Great Horned Owl Case

Great horned owl restrained by volunteer in a towel.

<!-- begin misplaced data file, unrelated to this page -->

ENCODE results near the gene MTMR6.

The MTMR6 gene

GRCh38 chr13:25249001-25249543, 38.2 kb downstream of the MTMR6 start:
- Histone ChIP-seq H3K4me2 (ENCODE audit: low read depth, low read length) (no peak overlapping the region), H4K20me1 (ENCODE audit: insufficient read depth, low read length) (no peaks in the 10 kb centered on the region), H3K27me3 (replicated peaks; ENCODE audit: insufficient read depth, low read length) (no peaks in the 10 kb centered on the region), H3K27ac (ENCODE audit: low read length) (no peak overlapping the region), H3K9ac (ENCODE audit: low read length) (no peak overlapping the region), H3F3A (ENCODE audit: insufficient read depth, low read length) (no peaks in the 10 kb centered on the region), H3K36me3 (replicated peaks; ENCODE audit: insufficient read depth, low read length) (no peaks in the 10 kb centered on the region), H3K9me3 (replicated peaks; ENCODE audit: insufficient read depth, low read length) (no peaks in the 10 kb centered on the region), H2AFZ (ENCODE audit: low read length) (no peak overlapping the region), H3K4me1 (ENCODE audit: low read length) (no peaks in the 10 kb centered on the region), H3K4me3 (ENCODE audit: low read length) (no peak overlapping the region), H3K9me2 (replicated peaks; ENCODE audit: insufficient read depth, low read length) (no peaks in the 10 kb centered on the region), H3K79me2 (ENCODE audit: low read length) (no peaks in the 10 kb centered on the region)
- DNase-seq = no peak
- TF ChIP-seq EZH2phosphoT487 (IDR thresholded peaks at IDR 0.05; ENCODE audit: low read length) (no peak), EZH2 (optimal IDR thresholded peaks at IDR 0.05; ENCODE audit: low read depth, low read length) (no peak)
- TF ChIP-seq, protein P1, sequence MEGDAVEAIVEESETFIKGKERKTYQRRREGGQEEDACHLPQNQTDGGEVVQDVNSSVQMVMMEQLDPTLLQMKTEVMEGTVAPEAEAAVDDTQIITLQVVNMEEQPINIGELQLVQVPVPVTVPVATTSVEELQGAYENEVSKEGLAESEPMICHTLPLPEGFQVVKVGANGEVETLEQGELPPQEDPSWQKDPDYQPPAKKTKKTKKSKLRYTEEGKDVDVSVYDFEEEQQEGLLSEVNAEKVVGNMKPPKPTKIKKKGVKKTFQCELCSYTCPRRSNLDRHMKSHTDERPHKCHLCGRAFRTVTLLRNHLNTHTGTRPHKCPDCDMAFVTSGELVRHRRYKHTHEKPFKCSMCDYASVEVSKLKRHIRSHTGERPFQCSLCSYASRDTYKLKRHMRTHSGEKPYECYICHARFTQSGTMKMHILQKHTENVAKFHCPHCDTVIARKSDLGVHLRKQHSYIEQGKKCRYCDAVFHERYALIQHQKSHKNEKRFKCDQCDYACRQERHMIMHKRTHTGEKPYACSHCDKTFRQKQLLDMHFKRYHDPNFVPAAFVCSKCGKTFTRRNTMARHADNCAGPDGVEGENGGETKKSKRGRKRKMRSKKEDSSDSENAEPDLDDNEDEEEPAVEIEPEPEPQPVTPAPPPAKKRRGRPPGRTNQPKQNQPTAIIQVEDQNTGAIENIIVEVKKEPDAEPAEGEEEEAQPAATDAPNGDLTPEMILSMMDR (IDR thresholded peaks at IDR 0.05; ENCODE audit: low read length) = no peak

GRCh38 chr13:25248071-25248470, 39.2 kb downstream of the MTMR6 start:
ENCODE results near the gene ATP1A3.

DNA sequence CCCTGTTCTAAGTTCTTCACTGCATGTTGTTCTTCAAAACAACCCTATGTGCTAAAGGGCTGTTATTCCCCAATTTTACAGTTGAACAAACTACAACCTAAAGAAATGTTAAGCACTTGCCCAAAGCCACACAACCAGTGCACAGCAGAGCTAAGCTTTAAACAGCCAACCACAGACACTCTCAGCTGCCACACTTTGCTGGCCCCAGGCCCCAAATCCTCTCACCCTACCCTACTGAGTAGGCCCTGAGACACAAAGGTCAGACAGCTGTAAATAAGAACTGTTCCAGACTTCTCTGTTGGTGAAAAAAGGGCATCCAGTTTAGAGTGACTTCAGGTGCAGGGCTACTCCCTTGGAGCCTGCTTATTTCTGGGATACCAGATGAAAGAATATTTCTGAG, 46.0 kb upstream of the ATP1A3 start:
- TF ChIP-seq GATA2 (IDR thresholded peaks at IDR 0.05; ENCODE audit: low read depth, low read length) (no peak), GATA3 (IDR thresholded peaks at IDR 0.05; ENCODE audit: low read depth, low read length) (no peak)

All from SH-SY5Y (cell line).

We begin our shift with our hit by car owl. This Great Horned Owl or GHOW for short, presented with a brief history of being found unable to fly, on the side of the road. Our first step is to perform what is known as a hands off exam. Our wildlife patients are much different than domesticated cats and dogs. Typically, wildlife will hide their pain around humans out of fear or protection. Many can “mask” signs as we handle them. This is why observing them before we begin our physical exam is so important. During our hands off exam, we can appreciate a right-wing droop, as well as an obtunded mentation. In layman’s terms, our owl is dull and not very reactive. Our next step is to perform a thorough physical exam. During our physical exam, we are looking for any abnormalities present. Although it may be tempting to jump to the obvious injury first, it is important to assess every part of the patient to look for any more subtle injuries. Once we have completed our physical exam, the animal will briefly be returned to its enclosure to discuss our findings. We create what’s known as a differential diagnosis list of potential problems. For this patient, we have diagnosed a closed fracture of the right radius. Now, it’s time to discuss treatments. Our primary goal of triage is stabilization. One of the first treatments I will provide is analgesia, or pain medication. We have a variety of pain medications available at the Wildlife Medical Clinic. Typically for fracture patients, we provide an opioid, NSAID, and occasionally Gabapentin as well. All these medications act on different receptors and enzymes in the body, thus minimizing pain in a multitude of ways. Following this, we will apply a figure eight bandage to help stabilize the wing. This method is fairly similar to a human splint. The goal is to immobilize the joints above and below the fracture to allow the bone to heal. Our patient is looking better already! Our team agrees that this patient is stable. We plan to schedule radiographs, or X-Rays, at a later time to better assess the fracture.